About SD Carry

As a young boy in Texas, I grew up with guns. They were basic tools, much like my grandfather's mitre box or pipe wrench, there to perform specific tasks when called upon. I was taught gun safety by virtually every male adult in my family. I spent eight years in the US Navy operating and maintaing various guns from .30 caliber to 5" rifles.

After a few years as a moderator on a popular gun forum, I learned that there is much disinformation, prejudice and plain ignorance about guns posted constantly on the internet.

This blog is dedicated to sharing worthwhile information about the increasing acceptance and practice of legal concealed carry in our country. There is much mis-information and wild opinion about this topic among its practitioners and the public in general. The moral, social and legal responsibilities of concealed carry are immense and must be understood and practiced by all who legally carry a gun.

There is also a vast amount of practical and useful information about carrying and the weapons themselves and I hope to be able to share some of that here. Your comments are welcome, but will be moderated by me before appearing on this blog.

Stay safe.

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Saturday, January 21, 2012


With warmer weather soon to come - can't be too soon for me now - I will be relying on my Ruger LC9 as my main carry gun. I may or may not also pack a backup gun. The jury is still out on that one for me. I do have an LCP that I can carry in an Uncle George back pocket holster, or a Nemesis front pocket holster, and various other IWB (In Waist Band) and OWB (Outside Waist Band) rigs for it.

I will have soon a Crossbreed MiniTuck holster for the LC9 to supplement the Remora I currently use for IWB. So, in some terms, I am modifying my carry system. I have also put some easy mods on my guns. First, I replaced the standard recoil springs on the LCP with #12 Wolff springs. This was to keep the ejected brass closer to me and to lessen the recoil impact on the frame. During one session of shooting with the LCP I noticed the takedown pin was beginning to move out from the frame. I popped it back in and kept shooting with no further problems. Afterwards, I called Ruger customer support and discussed this with them. Instead of returning the pistol for their analysis, I ordered a new takedown pin and installed it. That's when I also got the Wolff springs.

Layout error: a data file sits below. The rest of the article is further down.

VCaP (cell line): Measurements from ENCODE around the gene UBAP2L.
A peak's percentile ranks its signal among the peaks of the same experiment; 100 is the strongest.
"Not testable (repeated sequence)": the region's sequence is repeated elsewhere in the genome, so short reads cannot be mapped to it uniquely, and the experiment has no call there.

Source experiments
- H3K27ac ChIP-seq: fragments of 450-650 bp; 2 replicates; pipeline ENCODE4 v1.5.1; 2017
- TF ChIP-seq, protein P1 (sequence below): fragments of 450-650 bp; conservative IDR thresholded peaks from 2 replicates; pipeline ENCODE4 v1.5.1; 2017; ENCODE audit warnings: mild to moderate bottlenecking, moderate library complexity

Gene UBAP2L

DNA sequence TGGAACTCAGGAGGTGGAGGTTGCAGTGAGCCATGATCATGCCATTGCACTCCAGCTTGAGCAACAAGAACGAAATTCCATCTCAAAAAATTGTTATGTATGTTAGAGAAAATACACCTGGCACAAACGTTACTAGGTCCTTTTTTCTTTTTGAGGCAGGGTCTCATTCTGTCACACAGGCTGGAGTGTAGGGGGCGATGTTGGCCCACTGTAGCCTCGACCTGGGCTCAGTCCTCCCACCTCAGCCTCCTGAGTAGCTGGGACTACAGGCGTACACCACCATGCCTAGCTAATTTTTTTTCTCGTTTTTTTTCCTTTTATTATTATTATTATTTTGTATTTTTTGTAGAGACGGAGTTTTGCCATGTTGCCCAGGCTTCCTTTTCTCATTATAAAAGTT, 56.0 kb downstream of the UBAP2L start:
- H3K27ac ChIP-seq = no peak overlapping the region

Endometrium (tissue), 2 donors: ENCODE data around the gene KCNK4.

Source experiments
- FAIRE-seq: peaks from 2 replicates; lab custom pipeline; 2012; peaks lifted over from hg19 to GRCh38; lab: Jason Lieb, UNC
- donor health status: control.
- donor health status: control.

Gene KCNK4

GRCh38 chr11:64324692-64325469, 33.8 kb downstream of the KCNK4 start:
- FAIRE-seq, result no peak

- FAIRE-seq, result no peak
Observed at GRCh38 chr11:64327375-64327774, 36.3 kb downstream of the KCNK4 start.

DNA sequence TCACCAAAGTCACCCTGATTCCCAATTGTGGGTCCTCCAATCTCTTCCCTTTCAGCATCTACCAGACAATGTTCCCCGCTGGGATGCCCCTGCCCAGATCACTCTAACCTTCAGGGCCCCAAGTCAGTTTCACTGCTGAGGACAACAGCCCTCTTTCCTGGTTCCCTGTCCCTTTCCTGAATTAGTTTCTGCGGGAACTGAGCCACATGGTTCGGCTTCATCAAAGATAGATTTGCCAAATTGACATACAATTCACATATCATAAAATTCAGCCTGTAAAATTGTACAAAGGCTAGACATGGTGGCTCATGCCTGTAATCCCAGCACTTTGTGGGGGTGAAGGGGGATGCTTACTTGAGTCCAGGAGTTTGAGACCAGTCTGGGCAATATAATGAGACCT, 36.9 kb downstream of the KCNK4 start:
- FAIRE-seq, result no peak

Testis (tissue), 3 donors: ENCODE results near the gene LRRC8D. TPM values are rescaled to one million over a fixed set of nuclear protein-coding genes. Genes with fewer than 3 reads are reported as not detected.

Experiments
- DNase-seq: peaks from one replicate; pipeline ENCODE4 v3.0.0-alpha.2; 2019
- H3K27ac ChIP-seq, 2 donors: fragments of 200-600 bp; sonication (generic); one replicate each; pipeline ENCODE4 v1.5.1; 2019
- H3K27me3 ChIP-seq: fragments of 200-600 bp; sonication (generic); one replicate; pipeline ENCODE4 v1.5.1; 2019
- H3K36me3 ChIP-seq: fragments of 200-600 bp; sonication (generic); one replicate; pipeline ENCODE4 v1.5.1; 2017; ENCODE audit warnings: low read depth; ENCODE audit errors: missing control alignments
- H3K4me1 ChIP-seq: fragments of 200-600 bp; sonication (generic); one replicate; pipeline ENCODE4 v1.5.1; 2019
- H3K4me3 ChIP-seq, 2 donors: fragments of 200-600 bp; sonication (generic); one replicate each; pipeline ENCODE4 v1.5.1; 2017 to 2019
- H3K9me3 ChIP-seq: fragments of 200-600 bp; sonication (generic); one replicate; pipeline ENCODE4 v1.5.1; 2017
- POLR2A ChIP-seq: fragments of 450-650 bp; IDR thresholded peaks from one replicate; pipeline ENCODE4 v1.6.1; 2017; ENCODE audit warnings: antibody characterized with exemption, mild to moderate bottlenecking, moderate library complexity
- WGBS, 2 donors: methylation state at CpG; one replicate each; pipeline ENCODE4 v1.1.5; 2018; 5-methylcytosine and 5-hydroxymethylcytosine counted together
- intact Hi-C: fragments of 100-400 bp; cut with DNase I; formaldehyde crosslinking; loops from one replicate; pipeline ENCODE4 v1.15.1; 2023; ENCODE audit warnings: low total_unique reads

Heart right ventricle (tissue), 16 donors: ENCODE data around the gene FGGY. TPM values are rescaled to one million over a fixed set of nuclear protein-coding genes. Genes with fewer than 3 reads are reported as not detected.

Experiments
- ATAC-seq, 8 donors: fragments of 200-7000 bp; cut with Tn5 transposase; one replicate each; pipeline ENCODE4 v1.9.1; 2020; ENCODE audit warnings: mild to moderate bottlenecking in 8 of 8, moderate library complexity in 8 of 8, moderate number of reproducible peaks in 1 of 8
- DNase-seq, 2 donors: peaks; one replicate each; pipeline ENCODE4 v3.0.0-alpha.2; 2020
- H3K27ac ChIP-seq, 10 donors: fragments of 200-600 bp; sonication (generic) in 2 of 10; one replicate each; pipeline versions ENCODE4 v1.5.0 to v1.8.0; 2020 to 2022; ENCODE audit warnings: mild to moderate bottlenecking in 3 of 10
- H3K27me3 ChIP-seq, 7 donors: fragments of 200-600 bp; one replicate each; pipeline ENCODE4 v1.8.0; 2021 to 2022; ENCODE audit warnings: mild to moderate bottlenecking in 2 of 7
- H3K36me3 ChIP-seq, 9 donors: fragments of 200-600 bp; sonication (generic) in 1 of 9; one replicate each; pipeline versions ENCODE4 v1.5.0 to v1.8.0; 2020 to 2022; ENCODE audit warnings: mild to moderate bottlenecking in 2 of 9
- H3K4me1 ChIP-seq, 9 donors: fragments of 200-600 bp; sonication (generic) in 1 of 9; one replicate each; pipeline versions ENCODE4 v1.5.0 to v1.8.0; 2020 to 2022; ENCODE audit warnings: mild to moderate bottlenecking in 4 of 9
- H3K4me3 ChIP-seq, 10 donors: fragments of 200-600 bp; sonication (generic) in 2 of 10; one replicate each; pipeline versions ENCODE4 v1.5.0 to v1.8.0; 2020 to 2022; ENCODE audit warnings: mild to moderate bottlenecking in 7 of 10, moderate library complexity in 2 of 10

The theory being that with more energy taken up by the heavier springs on recoil, less will be transmitted to the frame causing less jarring of the takedown pin. This has worked so far. Time and more rounds fired with tell though.

I also installed the new Hogue "fat" grip on the LCP. It provides a better grip on the small gun which I like, but renders the Uncle George holster more difficult to draw from. I don't think this will be an issue and I am still experimenting with that.

Finally, the LCP was equipped with a set of Nitesiters, glow in the dark sight dots. The LCP does not really have useful sights, which is not all that important for a close-in, point and shoot self defense gun anyway, but I thought they might be useful in the dark.

I am not a fan of lasers. I'll get into that in another post.

My other modification was to install a new stainless steel guide rod, made by Steve Bedair from Bedair Machine Works in Gladewater, Texas. The stock plastic rod has performed fine, but it is a large and crucial part in a semiautomatic handgun, so I decided that I would feel better with one made from steel.

That's it for those guns. Some people will get into other modifications - shorter trigger pulls, lighter triggers, removal of the magazine disconnect and loaded indicators, etc. I figure I can train to use those features, including the safety if present, and will stick with the designers' intentions.

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